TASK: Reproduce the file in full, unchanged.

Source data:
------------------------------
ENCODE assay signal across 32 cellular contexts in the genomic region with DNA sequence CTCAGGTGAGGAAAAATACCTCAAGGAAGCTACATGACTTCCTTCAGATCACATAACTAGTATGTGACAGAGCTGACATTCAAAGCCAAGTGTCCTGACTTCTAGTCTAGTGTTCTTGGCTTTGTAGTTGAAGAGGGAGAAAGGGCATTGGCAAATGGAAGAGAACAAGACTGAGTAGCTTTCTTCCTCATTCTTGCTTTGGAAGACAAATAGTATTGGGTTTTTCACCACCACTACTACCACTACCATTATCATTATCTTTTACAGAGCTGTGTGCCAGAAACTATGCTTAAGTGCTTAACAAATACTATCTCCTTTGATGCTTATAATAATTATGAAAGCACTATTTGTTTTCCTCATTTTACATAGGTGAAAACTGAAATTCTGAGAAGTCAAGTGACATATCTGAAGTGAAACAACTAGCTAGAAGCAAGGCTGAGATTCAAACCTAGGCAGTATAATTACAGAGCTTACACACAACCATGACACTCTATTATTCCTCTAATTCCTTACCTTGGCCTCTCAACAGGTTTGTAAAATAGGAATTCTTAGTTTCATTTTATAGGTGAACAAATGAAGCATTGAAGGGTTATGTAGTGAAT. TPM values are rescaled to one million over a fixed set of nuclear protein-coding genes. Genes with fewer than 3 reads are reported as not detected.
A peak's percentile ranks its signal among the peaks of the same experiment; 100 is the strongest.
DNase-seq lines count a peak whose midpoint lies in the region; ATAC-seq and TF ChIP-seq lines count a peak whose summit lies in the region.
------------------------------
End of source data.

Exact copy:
ENCODE assay signal across 32 cellular contexts in the genomic region with DNA sequence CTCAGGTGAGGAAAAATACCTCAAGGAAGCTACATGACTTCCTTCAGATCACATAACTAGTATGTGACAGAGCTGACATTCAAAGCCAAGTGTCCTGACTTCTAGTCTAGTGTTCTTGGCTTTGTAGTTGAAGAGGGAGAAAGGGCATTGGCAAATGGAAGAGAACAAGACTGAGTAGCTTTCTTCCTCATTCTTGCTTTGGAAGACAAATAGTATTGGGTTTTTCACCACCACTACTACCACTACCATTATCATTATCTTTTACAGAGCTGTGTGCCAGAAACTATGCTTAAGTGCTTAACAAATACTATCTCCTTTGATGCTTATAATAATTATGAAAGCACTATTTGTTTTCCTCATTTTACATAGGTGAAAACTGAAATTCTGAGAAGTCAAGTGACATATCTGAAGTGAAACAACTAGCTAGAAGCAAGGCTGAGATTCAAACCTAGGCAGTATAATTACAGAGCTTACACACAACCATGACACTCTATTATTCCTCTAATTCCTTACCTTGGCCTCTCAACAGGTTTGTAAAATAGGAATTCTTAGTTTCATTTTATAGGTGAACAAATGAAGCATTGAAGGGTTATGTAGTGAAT. TPM values are rescaled to one million over a fixed set of nuclear protein-coding genes. Genes with fewer than 3 reads are reported as not detected.
A peak's percentile ranks its signal among the peaks of the same experiment; 100 is the strongest.
DNase-seq lines count a peak whose midpoint lies in the region; ATAC-seq and TF ChIP-seq lines count a peak whose summit lies in the region.